Holy Price-Tags, Batman! The 10 Most Expensive Comic Books Sold at Auction
For those collectors who graduated from reading comic books as kids to investing in them during their adulthood, the glut of Marvel and DC universe movie blockbusters of late has been a super boon to their portfolios.
The most recent big-screen release, Logan—the last of the Wolverine franchise to feature star Hugh Jackman—has no doubt helped The Incredible Hulk No. 181 (the character’s first appearance) shoot up in value. Even X-Men No. 103, the first time Wolverine is referred to as “Logan,” should be getting an uptick in value.
But as high-priced as the Wolverine books can get—that first appearance runs collectors in the $6,000–$7,000 range on eBay, depending on grade or condition—by no means do they take the cake when it comes to prices realized at auction for single issues. Those are more for Bruce Waynes then for Peter Parkers (at least back when he was a photojournalist).
CBR.com recently collected data on the most expensive per-title comic book sales at auction of all time. (Note: Each issue was graded on a one to 10 scale of condition by CGC Comics; we have not included the grades in our list, but all of these issues were in very fine to near-mint condition.)
(10) The Incredible Hulk, No. 1 ($326,000) – First released in 1962, the comic was the first to feature the story of scientist Bruce Banner, who stepped into the wrong gamma radiation blast, turning him into the giant, angry, green monster known as The Hulk. It’s since been adapted to a popular ’70s TV show, as well as a number of theatricals.
(9) Captain American Comics, No. 1 ($343,057) – No doubt an inspiration for Michael Chabon‘s Pulitzer Prize–winning The Amazing Adventures of Kavalier & Clay, this 1941 comic introduced audiences to the Nazi-punching hero that is Captain America. Its iconic cover features the masked man, decked out in red, white, and blue, socking Hitler with a strong right haymaker. (The comics’ Jewish creators, Jack Kirby and Joe Simon, received anti-semitic hate mail and death threats for the cover at the time.)
(8) Marvel Comics, No. 1 ($350,000) – This is where it all began for Marvel. And its authors happened to include first appearances of future superhero superstars Namor the Sub-Mariner and the Human Torch, not to be confused with the hero of the same name on the Fantastic Four.
(7) Tales of Suspense, No. 39 ($375,000) – In 1963, thirty-nine issues into its run, Stan Lee and Jack Kirby hit a home run, scripting the story of a man who donned an iron suit that gave him superhuman strength and the ability to rocket around in the sky. Decades later, the character would help save the career of Robert Downey, Jr.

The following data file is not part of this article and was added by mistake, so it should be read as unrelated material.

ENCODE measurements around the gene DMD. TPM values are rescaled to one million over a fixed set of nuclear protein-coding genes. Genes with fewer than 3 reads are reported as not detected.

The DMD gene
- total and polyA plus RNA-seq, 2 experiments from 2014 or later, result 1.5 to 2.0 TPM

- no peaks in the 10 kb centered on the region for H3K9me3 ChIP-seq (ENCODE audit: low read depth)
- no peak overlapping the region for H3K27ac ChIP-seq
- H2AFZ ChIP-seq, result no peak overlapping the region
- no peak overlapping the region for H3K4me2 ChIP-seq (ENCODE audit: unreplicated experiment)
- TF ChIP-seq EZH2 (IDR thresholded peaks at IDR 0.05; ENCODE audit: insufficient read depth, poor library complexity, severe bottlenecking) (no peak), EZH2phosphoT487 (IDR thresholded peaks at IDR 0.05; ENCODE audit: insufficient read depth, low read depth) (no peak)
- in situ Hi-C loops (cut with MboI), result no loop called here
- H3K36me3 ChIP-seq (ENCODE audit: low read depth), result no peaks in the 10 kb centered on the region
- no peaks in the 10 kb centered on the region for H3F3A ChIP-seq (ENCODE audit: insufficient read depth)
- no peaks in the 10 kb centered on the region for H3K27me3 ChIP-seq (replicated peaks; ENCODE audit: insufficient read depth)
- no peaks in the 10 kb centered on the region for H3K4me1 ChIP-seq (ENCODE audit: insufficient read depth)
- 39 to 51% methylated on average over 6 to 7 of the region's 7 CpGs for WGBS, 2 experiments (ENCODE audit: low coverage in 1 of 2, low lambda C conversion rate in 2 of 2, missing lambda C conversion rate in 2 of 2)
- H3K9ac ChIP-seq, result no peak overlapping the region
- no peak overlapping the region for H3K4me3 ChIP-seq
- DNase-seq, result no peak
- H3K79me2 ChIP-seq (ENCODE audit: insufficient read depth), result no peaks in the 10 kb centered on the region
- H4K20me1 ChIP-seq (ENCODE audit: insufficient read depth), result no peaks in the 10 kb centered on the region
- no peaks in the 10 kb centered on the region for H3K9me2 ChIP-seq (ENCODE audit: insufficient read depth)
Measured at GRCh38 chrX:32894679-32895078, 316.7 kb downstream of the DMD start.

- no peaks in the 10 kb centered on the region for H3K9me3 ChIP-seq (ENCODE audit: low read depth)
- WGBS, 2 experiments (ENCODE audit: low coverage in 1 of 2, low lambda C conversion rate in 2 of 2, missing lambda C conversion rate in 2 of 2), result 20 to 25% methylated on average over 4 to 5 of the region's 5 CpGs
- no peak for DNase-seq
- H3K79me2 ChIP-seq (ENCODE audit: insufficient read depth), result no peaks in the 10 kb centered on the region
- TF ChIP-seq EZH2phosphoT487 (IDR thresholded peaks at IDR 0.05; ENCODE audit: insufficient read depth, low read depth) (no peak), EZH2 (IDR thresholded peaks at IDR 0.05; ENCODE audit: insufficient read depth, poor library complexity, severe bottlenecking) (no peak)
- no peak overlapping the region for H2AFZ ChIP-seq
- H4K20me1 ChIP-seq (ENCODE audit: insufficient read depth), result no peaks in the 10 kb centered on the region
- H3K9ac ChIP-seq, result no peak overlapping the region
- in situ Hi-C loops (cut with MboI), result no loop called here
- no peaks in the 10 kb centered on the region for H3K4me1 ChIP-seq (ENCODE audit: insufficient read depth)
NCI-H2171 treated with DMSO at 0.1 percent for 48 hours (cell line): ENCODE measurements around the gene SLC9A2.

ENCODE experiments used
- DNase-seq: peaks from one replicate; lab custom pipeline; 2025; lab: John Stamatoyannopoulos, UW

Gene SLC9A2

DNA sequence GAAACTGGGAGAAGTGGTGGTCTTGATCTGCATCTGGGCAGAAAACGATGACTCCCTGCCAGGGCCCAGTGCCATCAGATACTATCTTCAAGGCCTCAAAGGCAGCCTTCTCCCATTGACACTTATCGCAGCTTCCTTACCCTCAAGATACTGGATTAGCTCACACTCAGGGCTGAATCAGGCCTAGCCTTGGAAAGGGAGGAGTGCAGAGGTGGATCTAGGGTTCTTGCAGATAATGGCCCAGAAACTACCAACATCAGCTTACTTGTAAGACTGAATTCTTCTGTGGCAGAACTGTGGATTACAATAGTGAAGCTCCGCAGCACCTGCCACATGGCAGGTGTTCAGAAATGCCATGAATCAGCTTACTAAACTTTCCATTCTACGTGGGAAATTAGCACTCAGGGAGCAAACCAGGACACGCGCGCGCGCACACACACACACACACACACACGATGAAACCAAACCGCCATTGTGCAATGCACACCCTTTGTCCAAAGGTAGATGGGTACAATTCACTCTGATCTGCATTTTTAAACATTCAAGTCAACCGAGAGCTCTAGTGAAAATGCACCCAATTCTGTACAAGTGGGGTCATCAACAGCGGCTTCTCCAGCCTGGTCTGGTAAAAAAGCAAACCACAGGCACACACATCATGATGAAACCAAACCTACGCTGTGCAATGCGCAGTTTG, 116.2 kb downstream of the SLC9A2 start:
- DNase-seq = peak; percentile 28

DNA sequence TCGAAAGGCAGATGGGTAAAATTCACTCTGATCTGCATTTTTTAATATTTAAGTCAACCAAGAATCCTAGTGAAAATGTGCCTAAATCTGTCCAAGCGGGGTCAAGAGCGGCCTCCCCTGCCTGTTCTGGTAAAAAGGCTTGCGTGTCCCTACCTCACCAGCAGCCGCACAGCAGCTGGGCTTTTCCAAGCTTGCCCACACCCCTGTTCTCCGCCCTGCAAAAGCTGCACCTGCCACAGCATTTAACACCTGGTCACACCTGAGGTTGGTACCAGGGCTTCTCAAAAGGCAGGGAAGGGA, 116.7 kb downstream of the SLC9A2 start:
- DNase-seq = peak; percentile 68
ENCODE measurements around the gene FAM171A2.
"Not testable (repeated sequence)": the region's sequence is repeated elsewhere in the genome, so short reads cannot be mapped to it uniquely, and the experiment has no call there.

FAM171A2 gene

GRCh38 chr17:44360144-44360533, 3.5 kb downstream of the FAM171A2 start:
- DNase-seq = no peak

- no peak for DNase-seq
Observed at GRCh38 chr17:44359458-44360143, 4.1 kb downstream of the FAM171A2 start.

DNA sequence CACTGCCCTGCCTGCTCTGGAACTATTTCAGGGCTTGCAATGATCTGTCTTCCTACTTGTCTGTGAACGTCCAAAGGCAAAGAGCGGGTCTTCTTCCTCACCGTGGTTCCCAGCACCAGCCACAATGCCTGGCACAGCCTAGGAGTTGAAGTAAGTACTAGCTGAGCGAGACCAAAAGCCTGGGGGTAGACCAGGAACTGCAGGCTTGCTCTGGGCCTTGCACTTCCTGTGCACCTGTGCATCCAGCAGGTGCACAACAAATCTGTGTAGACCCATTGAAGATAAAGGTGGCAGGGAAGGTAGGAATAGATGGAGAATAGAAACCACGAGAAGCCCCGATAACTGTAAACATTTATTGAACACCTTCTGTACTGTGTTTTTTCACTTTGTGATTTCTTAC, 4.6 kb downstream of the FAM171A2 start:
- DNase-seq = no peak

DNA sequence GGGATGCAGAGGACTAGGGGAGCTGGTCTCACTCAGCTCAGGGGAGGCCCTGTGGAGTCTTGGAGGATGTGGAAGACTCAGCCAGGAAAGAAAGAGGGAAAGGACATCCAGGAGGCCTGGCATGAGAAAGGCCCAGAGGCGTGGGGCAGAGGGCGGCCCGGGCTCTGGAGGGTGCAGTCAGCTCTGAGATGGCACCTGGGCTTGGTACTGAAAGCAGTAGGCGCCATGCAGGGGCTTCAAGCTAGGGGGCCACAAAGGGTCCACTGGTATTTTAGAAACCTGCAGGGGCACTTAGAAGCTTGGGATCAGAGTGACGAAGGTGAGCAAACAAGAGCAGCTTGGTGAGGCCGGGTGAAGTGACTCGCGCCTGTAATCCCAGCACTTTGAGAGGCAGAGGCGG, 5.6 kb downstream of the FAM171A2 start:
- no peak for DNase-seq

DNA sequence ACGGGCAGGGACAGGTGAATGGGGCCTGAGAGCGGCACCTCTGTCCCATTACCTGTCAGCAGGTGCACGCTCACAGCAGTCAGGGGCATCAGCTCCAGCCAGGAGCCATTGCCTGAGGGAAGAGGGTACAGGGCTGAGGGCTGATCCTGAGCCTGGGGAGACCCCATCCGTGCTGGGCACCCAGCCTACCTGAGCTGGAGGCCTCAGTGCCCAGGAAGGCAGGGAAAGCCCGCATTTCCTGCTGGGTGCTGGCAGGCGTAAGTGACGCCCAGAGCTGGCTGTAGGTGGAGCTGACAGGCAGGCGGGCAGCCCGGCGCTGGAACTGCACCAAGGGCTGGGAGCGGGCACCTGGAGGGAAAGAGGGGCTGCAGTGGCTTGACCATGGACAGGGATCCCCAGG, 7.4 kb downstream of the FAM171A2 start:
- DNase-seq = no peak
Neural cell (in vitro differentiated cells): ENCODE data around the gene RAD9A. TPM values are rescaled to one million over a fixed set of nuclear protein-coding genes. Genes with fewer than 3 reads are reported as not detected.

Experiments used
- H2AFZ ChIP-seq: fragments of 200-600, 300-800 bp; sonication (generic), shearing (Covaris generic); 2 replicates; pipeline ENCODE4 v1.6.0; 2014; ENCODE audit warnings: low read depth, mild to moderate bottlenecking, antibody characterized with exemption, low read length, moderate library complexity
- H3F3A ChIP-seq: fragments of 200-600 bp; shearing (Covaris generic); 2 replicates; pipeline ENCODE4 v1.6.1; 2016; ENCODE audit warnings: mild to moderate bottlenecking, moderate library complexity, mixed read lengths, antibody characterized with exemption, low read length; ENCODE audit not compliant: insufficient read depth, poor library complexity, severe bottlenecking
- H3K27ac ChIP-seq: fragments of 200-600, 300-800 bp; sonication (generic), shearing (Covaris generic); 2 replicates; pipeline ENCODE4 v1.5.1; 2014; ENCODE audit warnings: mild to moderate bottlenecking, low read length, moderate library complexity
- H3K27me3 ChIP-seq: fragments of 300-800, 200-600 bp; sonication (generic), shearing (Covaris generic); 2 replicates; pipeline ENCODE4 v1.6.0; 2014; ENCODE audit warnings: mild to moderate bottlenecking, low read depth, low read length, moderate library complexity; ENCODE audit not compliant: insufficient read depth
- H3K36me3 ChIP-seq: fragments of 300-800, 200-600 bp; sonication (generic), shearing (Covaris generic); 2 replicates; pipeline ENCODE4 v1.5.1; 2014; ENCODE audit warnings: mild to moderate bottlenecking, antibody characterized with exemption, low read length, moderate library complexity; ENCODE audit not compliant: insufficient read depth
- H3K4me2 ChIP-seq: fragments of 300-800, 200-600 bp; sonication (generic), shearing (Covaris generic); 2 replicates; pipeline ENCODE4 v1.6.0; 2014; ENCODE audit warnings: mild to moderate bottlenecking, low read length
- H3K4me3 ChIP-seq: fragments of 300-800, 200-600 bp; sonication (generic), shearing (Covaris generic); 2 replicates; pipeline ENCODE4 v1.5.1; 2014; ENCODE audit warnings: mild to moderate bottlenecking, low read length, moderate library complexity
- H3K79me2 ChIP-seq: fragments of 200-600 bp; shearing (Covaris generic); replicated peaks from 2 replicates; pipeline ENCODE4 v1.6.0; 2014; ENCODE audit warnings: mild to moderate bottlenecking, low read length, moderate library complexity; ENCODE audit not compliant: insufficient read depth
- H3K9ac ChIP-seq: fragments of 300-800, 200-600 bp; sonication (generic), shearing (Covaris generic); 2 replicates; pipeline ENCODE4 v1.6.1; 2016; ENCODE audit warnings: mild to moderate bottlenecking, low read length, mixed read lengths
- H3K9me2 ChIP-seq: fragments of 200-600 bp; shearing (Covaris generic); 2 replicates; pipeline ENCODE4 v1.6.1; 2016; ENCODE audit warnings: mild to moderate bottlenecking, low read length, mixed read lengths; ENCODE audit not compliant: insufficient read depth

(6) Flash Comics, No. 1 ($450,000) – This issue features the first appearance of The Flash—though a previous version than the currently popular one racing his way around his own TV series on The CW—as well as Hawkman.
(5) X-Men, No. 1 ($492,937.50) – This is basically the story that launched a thousand ships of the comic book world: The first appearances include X-Men characters such as Beast, Cyclops, Iceman, Professor X, and villain Magneto; as well as the X-Men storyline that’s since been translated into the blockbuster movie franchise.
(4) Batman, No. 1 ($567,625) – This wasn’t the first appearance of the dynamic duo that is Batman and Robin. However, it did mark the debut for villain the Joker and the minx-y Catwoman. It also gave the Batman storyline a permanent home after his successful run in Detective Comics.
(3) Detective Comics, No. 27 ($1,075,500) – This issue actually marked the first appearance of Batman. And ultra-rare in any condition, let alone the 8.0 (very fine) this one copy sold in for well over $1 million.
(2) Amazing Fantasy, No. 15 ($1.1 million) – With a similar-looking cover to Detective Comics No. 27, this book features the first appearance of everybody’s favorite neighborhood web-slinger, Spider-Man. Stan Lee and Steve Ditko’s creation was originally thought of as a throwaway character and thus introduced in the final issue of a low-selling anthology series.
(1) Action Comics, No. 1 ($3,207,852) – The T206 Honus Wagner of the comic book collecting world, 1938’s Action Comics No. 1 features the first appearance of the beloved Superman. (RCL ran a listing from Heritage Auctions last year that topped out at $956,000—and wasn’t even close to the grade this one was.) Another copy owned by actor Nicholas Cage sold in 2011 for $2.16 million. Needless to say, this paper don’t come cheap.
For a little more background on Action Comics No. 1, watch the video below.
—Will Levith for RealClearLife